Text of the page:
Girl boxing

The performance project Girl boxing was realized during the exhibition Stylized acts (2008). Martin gave the place to a group of 6 year old girls for her warming up training followed by a sparring match at the opening of the Exhibition.

'Women’s boxing has never been an easy sell. The first female boxer dates back to 1722, when Elizabeth Wilkinson challenged Hannah Hyfield to a bout through an ad she placed in the London Journal: “I, Elizabeth Wilkinson, of Clerkenwell, having had some words with Hannah Hyfield, and requiring Satisfaction, do invite her to meet me on the Stage and Box me.” It was around the same time that men’s boxing was being promoted as a barroom spectacle. For six years, Hyfield fought both men and women professionally, wearing “close jackets, short petticoats, coming just below the knee, Holland drawers, white stockings and pumps,” according to the same newspaper advertisements. In the late 1800s, Nell Saunders and Rose Harland fought the first women’s boxing match in the United States; the prize was a silver butter dish. Twenty-five years later, in 1904, boxing made its debut as an Olympic sport in St. Louis — men’s boxing was admitted as a competitive sport, but women’s boxing was limited to exhibition bouts. By the late 1970s and into the early ’80s, women’s boxing was resurrected.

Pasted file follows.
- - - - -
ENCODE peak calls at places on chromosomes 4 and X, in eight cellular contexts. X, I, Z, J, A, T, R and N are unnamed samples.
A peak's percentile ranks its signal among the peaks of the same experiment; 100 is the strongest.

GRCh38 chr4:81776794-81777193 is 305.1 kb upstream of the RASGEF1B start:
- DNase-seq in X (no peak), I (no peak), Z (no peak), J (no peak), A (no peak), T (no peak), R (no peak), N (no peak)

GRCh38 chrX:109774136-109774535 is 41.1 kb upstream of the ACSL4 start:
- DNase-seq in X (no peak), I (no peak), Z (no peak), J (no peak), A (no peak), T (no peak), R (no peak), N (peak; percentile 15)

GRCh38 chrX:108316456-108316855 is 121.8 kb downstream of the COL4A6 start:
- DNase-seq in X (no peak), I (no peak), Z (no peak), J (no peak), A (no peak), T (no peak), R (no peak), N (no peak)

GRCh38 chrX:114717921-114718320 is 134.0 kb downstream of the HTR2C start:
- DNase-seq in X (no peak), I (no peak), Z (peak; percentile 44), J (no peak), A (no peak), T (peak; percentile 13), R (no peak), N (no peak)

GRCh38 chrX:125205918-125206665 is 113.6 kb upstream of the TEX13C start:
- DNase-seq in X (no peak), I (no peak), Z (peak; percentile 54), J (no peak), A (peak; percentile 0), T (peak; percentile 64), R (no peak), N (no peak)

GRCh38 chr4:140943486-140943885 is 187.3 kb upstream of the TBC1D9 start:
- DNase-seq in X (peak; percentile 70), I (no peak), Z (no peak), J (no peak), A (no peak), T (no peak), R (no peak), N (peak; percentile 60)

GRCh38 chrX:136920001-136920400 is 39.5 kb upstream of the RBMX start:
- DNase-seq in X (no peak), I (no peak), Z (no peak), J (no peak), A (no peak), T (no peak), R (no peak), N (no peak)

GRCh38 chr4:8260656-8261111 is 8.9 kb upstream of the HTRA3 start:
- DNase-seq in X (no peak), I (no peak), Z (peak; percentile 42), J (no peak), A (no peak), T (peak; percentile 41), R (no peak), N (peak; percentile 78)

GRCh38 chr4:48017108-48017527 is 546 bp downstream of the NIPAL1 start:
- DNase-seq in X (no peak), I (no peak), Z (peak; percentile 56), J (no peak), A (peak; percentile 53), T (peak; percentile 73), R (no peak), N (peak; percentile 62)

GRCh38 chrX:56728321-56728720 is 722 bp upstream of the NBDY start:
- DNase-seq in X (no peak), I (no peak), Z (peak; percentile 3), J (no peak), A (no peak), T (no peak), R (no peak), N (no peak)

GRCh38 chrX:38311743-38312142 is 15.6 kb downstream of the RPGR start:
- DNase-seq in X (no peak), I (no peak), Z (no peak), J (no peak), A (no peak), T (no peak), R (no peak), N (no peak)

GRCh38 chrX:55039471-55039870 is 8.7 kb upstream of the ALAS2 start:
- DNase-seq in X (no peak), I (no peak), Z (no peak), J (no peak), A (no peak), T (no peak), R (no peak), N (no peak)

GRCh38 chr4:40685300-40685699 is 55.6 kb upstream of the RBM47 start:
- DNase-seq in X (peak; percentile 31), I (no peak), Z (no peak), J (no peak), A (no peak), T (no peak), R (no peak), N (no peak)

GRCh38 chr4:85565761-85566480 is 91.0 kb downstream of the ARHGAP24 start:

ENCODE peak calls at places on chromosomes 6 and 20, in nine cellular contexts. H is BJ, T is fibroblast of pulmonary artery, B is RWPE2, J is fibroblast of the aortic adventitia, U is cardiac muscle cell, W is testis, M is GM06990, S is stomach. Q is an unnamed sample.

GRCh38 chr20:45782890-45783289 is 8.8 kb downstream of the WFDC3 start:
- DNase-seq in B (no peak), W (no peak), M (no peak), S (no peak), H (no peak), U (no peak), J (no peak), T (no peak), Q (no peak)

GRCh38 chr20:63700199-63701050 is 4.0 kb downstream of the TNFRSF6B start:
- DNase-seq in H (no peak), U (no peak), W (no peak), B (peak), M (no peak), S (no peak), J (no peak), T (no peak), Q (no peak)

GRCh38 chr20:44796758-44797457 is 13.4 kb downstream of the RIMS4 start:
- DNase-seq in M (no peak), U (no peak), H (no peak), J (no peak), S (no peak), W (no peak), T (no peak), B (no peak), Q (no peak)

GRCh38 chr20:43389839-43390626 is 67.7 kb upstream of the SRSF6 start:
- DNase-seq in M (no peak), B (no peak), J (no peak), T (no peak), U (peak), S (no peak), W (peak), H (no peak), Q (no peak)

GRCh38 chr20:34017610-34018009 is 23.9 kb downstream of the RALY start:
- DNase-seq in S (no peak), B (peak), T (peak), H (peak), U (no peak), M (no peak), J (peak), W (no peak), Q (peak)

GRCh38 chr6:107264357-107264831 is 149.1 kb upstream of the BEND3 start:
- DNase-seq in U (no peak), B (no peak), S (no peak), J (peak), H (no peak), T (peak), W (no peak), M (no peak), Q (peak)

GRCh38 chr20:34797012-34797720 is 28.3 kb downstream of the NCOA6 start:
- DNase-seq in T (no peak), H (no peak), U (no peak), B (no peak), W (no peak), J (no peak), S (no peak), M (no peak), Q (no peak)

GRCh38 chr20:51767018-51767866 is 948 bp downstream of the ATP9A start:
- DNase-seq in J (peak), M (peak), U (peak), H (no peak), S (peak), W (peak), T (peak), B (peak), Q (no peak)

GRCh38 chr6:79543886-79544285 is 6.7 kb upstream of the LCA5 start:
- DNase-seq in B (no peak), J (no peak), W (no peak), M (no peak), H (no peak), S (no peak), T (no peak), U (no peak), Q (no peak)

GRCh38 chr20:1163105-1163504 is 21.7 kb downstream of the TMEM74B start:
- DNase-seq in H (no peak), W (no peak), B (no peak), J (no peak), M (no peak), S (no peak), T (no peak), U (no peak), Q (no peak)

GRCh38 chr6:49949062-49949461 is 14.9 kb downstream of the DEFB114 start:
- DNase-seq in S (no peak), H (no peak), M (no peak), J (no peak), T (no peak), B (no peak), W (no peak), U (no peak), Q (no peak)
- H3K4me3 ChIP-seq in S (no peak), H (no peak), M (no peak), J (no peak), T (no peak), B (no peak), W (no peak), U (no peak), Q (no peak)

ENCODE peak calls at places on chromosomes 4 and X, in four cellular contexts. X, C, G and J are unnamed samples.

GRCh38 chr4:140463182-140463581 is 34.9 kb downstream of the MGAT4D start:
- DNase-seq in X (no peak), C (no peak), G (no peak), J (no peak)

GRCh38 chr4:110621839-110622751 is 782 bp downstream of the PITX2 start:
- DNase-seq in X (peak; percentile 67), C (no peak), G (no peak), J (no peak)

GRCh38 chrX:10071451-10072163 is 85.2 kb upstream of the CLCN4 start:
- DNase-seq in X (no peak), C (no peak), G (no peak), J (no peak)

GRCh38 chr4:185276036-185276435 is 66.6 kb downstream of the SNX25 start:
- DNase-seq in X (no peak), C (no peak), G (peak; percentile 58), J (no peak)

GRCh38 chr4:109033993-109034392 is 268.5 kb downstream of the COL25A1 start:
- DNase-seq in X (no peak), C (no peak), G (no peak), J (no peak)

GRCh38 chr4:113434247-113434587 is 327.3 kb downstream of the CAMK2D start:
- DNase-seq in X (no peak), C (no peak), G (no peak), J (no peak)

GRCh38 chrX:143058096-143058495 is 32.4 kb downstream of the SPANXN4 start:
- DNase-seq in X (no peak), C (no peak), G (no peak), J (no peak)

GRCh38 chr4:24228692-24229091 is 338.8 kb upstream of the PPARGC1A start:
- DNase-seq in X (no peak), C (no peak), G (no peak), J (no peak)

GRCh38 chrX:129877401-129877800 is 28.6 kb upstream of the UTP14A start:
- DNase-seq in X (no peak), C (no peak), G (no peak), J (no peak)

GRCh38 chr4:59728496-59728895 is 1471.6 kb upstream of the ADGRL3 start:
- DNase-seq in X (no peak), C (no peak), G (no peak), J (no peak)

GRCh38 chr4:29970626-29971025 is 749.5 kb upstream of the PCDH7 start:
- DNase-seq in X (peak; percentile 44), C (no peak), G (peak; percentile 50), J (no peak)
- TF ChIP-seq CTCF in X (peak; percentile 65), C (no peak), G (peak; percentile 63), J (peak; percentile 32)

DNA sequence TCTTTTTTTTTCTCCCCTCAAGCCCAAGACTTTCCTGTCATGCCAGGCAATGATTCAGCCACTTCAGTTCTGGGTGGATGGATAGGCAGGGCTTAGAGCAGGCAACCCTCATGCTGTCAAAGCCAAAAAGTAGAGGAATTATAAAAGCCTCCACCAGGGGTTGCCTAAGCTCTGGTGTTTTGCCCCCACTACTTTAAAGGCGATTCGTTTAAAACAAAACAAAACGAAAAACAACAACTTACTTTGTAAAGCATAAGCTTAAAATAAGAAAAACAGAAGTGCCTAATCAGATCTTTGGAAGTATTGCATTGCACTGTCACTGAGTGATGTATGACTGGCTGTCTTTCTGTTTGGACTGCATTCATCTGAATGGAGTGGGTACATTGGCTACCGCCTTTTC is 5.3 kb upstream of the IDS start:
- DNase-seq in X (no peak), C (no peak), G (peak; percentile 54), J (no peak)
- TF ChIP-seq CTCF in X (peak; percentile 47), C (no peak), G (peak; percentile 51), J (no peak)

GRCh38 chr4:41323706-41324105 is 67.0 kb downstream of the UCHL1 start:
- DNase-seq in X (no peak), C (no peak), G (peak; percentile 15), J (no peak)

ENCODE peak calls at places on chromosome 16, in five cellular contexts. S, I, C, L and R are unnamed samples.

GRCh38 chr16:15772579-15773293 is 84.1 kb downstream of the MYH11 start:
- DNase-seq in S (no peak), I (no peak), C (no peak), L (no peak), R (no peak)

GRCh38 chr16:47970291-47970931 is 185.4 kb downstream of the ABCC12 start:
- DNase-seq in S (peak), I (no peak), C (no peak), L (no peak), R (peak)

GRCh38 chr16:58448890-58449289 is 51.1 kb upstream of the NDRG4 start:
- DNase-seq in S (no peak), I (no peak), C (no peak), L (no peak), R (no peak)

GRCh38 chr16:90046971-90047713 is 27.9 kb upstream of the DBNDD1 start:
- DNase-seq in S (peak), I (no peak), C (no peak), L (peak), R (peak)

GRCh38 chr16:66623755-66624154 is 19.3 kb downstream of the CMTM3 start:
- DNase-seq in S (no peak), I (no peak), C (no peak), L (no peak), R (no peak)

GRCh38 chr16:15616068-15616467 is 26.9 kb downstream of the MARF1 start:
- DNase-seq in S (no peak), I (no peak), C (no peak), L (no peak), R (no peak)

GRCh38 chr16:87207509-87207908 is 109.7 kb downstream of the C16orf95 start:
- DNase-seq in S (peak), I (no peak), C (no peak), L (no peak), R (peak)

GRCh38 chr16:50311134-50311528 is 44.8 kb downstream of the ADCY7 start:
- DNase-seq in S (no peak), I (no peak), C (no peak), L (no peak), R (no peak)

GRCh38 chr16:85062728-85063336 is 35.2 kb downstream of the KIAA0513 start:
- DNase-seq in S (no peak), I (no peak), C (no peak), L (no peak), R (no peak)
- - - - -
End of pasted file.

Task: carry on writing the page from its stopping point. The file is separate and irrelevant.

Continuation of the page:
Some of the first women to be licensed for boxing in the United States were Marian Trimiar, known as Lady Tyger, and Jackie Tonawanda; Cathy Davis, known as Cat, appeared as the first female boxer on the cover of The Ring magazine in 1978. Their efforts were overshadowed by rumors of match-fixing that pretty much shut down any serious competition. Davis once told me in an interview that the bouts may have been fixed, but it didn’t mean they weren’t working hard athletically or even real boxers. But their reputations as athletes were tarnished in the public eye. It took a few more decades for another push into women’s professional boxing: In the early aughts, Christy Martin, Laila Ali and Ann Wolfe briefly captured mainstream attention. That petered out in 2001 after the first pay-per-view fight with female headliners — it seemed like the whole enterprise rested on famous last names.'

Women Have Been Boxing in the Shadows for Too Long by Jaime Lowe   (AUG. 15, 2016)